How to request ARCS

Saturday, April 18, 2015

   When I first heard about arcs, I started researching how on Earth to receive them because I had no clue. I think it all started when I requested a publicist and she told me the book was listed on Netgalley. But of course back then I didn't have one so she redirected me there and I created an account. After that, I started looking up emails to contact the publishers directly. And now after almost two years of blogging, I want to use my knowledge that I picked up along the way to help some bloggers that are just starting out!!

Let's start with what an arc even is...

   An Advanced Reader's Copy (ARC) is a free copy of an upcoming book provided by the publishers to book reviewers, booksellers, librarians, and bloggers before it's released. It's part of their plan for the book's promotion to help them spread awareness. It is an uncorrected copy that will most likely have grammar errors, and it will not have the final cover. Another term for arcs that people use is galley.

   The time to request an arc is probably around 4-7 months before the book's publication. It really depends on the publisher. I generally submit my request about 6 months ahead of time.

Here is an example of an arc:
On the above picture, I captured how you recognize when a book is an arc. On the front cover, it will have a symbol stating it's uncorrected proof and it's not for sale. On the spine, it will have a date of it's publication. And on the back, it will have the marketing campaign plans for the book.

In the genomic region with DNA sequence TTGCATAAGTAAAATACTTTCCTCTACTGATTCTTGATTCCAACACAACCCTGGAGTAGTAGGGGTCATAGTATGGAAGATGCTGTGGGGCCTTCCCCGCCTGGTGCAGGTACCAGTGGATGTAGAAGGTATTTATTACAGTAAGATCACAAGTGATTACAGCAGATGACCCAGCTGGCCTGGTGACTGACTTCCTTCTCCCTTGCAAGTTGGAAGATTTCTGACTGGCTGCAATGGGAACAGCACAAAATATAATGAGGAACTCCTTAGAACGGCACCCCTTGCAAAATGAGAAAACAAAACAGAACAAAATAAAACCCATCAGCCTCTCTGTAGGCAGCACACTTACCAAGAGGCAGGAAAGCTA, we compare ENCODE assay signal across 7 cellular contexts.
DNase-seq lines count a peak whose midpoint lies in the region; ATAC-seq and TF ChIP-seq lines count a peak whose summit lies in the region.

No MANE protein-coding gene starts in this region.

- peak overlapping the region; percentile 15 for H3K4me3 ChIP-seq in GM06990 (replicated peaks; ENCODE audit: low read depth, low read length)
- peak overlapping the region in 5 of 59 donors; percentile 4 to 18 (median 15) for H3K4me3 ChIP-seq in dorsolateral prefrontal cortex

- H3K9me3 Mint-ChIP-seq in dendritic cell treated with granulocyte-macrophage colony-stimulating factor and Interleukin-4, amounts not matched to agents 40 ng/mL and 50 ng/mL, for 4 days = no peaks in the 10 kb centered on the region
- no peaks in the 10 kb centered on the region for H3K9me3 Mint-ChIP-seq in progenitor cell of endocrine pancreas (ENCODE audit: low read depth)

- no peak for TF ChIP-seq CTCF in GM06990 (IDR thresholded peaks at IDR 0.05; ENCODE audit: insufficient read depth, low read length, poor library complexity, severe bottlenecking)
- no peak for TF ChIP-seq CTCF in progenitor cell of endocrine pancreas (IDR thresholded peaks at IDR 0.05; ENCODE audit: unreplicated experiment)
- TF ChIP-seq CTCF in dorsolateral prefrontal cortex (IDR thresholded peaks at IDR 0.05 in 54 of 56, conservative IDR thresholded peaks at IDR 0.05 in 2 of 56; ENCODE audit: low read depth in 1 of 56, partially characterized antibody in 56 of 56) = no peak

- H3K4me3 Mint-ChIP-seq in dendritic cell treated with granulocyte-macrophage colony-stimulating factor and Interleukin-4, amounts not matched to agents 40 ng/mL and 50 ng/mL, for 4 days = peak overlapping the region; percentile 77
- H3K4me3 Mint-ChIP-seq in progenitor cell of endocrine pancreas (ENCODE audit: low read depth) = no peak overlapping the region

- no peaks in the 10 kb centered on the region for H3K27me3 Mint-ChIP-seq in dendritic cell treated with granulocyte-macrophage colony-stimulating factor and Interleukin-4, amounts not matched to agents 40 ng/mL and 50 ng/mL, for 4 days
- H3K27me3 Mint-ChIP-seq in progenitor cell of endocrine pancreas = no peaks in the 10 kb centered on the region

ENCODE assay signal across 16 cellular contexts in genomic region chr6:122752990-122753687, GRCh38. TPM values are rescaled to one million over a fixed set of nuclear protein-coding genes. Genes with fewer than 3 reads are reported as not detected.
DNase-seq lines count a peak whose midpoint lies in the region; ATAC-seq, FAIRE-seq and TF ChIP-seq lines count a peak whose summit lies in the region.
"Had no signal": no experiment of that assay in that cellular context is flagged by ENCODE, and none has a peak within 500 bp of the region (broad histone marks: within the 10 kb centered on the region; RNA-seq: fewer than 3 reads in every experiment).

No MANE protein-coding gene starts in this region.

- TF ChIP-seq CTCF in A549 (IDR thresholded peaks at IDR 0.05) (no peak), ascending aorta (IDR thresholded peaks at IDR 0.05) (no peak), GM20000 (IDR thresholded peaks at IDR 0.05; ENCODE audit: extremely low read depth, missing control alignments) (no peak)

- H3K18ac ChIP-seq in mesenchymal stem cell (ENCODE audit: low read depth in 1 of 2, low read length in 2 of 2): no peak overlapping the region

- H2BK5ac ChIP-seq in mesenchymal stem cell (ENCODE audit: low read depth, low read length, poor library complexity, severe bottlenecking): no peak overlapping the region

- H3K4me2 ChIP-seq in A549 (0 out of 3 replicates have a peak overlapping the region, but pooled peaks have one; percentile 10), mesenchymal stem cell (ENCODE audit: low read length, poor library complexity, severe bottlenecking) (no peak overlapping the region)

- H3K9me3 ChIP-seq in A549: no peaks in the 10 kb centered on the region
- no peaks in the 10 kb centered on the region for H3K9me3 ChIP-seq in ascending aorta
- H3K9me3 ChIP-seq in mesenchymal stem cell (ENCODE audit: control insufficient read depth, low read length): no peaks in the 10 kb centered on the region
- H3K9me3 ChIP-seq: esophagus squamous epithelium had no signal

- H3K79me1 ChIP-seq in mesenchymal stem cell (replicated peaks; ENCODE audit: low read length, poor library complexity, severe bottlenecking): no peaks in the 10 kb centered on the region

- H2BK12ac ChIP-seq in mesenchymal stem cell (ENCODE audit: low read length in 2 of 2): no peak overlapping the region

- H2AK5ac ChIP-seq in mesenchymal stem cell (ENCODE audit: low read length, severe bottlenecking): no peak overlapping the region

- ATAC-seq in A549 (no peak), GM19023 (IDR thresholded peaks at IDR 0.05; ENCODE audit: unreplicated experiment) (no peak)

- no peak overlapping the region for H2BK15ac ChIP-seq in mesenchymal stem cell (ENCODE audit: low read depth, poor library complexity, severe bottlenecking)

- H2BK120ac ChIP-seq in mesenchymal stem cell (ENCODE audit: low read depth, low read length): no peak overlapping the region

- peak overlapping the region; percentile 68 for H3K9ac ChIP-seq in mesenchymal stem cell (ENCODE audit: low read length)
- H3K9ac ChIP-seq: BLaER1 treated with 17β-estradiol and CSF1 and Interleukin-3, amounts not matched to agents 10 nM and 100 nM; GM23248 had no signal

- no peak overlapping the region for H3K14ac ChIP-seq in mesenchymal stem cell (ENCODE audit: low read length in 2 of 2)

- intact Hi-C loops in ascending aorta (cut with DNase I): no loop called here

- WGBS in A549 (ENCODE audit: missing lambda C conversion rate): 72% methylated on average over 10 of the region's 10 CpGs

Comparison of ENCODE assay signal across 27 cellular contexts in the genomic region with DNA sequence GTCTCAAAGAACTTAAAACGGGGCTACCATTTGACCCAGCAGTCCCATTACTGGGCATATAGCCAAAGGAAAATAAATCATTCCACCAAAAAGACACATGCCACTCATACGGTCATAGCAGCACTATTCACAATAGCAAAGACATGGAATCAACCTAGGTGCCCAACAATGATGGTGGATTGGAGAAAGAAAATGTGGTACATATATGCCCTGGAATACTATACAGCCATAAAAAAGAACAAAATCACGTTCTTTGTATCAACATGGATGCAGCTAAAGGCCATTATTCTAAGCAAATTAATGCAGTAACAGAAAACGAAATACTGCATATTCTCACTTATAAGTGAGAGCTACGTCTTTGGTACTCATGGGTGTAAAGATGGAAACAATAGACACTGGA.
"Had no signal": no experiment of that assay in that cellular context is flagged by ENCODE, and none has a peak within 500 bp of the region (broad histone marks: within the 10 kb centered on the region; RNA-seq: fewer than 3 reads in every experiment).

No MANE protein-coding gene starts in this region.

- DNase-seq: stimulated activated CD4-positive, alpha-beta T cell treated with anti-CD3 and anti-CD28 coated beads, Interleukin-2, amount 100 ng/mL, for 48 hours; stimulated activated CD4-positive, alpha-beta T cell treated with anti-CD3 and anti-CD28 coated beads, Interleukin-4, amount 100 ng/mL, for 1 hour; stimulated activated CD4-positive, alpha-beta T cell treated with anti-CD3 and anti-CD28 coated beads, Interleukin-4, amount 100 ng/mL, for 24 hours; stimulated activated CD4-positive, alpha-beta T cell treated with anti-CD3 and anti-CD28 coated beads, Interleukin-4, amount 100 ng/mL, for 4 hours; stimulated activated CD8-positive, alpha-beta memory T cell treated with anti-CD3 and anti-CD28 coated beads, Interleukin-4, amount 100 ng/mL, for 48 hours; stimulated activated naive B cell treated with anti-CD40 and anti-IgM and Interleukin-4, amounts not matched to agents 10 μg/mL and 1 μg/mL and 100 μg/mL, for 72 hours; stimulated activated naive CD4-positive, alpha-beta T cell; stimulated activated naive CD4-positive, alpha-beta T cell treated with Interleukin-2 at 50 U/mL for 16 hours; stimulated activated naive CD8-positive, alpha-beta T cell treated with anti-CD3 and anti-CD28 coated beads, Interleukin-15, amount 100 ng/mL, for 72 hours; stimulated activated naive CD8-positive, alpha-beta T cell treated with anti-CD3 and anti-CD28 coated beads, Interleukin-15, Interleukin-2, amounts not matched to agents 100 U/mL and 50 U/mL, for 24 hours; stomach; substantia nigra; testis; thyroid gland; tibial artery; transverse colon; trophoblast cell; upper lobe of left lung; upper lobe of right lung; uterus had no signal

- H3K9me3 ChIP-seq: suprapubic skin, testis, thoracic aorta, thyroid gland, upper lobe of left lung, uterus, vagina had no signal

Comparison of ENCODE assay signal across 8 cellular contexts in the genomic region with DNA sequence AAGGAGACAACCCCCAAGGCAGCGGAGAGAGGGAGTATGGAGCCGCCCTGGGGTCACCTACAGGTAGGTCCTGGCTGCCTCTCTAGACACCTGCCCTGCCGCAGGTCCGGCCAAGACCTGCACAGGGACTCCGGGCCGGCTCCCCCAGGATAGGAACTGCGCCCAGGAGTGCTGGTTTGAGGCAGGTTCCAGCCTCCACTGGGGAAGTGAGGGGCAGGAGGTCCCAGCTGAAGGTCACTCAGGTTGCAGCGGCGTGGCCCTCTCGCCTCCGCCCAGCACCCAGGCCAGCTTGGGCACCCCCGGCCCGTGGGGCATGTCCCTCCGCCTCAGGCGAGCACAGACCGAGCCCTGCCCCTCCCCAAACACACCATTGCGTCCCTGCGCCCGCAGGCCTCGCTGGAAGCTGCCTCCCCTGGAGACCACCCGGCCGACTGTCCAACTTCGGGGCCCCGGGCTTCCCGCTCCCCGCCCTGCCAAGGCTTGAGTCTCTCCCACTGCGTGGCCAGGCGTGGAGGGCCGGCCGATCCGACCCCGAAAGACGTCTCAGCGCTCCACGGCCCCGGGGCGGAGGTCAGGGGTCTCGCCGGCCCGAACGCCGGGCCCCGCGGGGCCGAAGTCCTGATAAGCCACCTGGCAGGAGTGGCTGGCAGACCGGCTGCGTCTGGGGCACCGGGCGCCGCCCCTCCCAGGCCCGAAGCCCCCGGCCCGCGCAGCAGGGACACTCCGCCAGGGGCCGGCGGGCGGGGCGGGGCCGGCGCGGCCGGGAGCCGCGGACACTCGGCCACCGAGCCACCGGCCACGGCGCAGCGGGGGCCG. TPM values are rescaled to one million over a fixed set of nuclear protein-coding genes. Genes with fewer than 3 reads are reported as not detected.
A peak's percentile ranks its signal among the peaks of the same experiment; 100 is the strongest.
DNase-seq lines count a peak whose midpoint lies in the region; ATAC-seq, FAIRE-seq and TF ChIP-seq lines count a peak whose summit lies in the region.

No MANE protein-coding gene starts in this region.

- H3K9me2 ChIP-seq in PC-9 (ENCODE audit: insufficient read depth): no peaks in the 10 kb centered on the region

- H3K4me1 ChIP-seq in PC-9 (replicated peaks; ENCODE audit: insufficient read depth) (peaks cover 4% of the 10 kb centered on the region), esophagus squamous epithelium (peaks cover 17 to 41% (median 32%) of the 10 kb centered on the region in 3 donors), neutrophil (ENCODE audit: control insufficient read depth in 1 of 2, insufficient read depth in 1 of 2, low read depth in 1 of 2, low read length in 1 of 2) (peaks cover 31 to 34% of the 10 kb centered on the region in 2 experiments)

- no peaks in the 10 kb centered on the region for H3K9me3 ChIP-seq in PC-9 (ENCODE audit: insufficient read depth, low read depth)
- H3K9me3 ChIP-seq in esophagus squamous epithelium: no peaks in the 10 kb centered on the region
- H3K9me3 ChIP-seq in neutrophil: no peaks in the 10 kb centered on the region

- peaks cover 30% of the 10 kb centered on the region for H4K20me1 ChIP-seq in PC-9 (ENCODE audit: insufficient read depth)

How To Obtain ARCS?

For starters, you need to have a blog. And you need to be posting consistently. It helps to have engaging readers that comment on your posts. Publishers like to see how many page-views you have which is why I have that widget on my sidebar. Big publishers such as Harper Collins and Penguin will probably be harder to receive arcs from.
  • Be an active blogger for at least 6 months before requesting.
  • Post a lot of reviews and not just weekly memes.
  • Getting comments and replying back.
  • Have around 300-500 followers. This probably makes it easier.

Here are some sources for ARCS:

Goodreads ➜ They have a bunch of giveaways that are from publishers and authors. Sometimes there will be arcs or finished copies. I've only ever won three times because many people enter. It kind of depends on the popularity of the book. As well as how active you are on the site.

Edelweiss ➜ This is an e-book platform where publishers list a bunch of their titles for people to request and review.